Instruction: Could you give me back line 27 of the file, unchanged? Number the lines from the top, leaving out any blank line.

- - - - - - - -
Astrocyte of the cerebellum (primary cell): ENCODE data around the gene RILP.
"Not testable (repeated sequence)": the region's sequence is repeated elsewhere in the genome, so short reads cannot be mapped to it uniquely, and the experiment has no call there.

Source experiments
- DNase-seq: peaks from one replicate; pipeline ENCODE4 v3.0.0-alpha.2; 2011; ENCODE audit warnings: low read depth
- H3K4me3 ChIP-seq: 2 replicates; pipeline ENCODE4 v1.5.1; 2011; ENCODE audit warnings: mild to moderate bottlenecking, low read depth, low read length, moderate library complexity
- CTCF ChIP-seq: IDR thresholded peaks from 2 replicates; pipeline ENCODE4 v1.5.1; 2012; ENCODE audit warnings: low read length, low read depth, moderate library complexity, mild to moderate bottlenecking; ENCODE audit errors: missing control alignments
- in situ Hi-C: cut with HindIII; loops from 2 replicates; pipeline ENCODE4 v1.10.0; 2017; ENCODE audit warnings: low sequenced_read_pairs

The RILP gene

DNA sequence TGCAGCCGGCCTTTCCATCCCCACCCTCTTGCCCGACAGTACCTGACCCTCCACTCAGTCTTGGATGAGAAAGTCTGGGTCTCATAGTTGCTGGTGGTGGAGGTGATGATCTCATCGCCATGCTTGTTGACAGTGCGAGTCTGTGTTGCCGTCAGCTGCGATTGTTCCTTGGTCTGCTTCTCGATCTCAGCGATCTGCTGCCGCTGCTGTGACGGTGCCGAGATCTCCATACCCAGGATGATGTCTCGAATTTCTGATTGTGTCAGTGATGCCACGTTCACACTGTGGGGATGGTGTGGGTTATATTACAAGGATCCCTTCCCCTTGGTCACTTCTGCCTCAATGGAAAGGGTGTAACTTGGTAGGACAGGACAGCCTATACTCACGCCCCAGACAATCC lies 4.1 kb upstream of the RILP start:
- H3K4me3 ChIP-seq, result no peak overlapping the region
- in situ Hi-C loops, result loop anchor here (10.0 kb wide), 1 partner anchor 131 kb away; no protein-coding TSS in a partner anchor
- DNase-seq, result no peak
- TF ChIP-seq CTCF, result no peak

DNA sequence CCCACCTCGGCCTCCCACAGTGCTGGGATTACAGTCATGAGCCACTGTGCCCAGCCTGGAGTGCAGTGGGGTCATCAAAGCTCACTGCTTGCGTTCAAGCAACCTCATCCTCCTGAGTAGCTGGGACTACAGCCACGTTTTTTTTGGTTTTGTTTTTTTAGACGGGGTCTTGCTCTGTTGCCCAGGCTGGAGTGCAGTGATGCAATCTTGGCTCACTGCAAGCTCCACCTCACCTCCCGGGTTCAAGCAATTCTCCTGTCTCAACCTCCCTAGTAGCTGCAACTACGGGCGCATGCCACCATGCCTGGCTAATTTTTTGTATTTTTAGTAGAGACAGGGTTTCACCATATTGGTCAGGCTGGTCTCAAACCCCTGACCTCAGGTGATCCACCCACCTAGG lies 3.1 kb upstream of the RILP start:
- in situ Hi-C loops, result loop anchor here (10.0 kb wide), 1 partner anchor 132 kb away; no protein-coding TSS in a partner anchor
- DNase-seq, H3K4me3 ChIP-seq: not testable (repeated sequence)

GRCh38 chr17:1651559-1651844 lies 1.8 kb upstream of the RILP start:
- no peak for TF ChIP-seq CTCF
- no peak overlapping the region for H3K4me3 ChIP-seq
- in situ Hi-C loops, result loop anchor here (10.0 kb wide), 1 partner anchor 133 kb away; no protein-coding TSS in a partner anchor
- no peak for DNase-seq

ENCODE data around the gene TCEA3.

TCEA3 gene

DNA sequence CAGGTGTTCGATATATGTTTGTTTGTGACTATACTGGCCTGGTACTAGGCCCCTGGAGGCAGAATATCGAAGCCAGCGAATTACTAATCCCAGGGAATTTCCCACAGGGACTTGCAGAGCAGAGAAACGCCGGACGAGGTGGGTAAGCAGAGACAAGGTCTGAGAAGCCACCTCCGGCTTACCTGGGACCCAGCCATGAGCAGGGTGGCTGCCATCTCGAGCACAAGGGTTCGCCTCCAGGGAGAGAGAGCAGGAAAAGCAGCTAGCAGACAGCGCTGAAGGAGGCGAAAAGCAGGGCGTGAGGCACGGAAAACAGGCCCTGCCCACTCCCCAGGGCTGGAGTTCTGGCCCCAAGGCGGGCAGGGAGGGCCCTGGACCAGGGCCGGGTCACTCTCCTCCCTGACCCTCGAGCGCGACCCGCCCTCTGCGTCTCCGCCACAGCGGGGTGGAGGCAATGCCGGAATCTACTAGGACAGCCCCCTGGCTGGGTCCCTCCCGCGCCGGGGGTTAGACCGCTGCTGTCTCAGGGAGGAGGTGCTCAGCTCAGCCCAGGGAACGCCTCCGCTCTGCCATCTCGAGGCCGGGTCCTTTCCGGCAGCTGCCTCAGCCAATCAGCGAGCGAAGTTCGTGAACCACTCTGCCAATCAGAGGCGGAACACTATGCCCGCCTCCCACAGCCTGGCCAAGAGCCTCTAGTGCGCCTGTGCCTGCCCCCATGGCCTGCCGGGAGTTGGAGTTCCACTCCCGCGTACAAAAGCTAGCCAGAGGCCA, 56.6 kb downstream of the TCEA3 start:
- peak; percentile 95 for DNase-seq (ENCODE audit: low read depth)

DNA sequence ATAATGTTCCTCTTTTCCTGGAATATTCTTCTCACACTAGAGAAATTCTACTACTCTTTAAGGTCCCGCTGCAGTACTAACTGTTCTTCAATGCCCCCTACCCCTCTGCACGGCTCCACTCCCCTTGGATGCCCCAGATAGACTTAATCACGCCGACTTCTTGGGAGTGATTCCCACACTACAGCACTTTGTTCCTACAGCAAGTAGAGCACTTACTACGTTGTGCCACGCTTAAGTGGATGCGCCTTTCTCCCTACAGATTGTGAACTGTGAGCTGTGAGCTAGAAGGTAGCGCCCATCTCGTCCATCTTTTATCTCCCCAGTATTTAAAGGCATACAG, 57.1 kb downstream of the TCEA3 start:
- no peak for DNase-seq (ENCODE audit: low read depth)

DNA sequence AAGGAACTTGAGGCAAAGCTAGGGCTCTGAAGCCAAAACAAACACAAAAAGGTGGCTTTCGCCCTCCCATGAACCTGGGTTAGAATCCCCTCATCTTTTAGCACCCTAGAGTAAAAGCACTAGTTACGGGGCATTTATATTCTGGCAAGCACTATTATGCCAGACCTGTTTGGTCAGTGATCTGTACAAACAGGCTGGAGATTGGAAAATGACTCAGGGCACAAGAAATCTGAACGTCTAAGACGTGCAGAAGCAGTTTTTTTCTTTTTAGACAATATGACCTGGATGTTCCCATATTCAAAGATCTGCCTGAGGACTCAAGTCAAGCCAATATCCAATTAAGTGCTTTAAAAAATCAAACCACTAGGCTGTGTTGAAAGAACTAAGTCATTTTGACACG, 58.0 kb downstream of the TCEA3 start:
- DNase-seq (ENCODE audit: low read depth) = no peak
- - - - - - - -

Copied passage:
- no peak for DNase-seq (ENCODE audit: low read depth)